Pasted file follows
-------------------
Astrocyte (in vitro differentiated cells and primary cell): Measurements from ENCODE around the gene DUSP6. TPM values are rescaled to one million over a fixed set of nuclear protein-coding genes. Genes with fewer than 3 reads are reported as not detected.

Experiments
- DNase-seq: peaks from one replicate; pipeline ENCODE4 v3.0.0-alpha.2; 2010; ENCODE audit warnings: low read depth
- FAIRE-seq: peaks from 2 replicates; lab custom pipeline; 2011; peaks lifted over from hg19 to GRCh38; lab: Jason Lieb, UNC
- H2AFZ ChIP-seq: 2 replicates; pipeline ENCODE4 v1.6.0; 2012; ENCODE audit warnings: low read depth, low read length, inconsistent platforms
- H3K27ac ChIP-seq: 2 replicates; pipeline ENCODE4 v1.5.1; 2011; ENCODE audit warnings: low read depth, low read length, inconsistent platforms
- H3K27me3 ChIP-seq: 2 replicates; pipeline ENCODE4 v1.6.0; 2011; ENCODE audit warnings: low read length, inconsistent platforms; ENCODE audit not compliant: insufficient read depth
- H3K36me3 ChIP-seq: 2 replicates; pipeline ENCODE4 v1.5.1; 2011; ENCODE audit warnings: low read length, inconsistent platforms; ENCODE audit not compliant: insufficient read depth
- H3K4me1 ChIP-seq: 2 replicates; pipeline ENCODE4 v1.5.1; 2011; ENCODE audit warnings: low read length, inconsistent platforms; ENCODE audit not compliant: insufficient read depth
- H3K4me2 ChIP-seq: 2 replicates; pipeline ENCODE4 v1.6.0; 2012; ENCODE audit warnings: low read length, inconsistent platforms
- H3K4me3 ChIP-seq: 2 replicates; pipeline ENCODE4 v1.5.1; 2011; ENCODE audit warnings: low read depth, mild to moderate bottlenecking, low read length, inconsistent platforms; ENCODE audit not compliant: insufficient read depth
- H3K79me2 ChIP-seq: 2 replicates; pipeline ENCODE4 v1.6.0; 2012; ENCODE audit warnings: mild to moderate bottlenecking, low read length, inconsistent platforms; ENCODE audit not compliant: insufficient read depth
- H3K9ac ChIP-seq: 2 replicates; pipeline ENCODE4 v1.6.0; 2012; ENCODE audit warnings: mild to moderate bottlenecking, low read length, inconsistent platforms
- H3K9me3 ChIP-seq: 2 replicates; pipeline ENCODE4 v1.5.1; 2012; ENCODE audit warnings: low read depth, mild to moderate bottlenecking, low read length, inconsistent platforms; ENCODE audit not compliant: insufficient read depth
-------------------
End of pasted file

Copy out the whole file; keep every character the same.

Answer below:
Astrocyte (in vitro differentiated cells and primary cell): Measurements from ENCODE around the gene DUSP6. TPM values are rescaled to one million over a fixed set of nuclear protein-coding genes. Genes with fewer than 3 reads are reported as not detected.

Experiments
- DNase-seq: peaks from one replicate; pipeline ENCODE4 v3.0.0-alpha.2; 2010; ENCODE audit warnings: low read depth
- FAIRE-seq: peaks from 2 replicates; lab custom pipeline; 2011; peaks lifted over from hg19 to GRCh38; lab: Jason Lieb, UNC
- H2AFZ ChIP-seq: 2 replicates; pipeline ENCODE4 v1.6.0; 2012; ENCODE audit warnings: low read depth, low read length, inconsistent platforms
- H3K27ac ChIP-seq: 2 replicates; pipeline ENCODE4 v1.5.1; 2011; ENCODE audit warnings: low read depth, low read length, inconsistent platforms
- H3K27me3 ChIP-seq: 2 replicates; pipeline ENCODE4 v1.6.0; 2011; ENCODE audit warnings: low read length, inconsistent platforms; ENCODE audit not compliant: insufficient read depth
- H3K36me3 ChIP-seq: 2 replicates; pipeline ENCODE4 v1.5.1; 2011; ENCODE audit warnings: low read length, inconsistent platforms; ENCODE audit not compliant: insufficient read depth
- H3K4me1 ChIP-seq: 2 replicates; pipeline ENCODE4 v1.5.1; 2011; ENCODE audit warnings: low read length, inconsistent platforms; ENCODE audit not compliant: insufficient read depth
- H3K4me2 ChIP-seq: 2 replicates; pipeline ENCODE4 v1.6.0; 2012; ENCODE audit warnings: low read length, inconsistent platforms
- H3K4me3 ChIP-seq: 2 replicates; pipeline ENCODE4 v1.5.1; 2011; ENCODE audit warnings: low read depth, mild to moderate bottlenecking, low read length, inconsistent platforms; ENCODE audit not compliant: insufficient read depth
- H3K79me2 ChIP-seq: 2 replicates; pipeline ENCODE4 v1.6.0; 2012; ENCODE audit warnings: mild to moderate bottlenecking, low read length, inconsistent platforms; ENCODE audit not compliant: insufficient read depth
- H3K9ac ChIP-seq: 2 replicates; pipeline ENCODE4 v1.6.0; 2012; ENCODE audit warnings: mild to moderate bottlenecking, low read length, inconsistent platforms
- H3K9me3 ChIP-seq: 2 replicates; pipeline ENCODE4 v1.5.1; 2012; ENCODE audit warnings: low read depth, mild to moderate bottlenecking, low read length, inconsistent platforms; ENCODE audit not compliant: insufficient read depth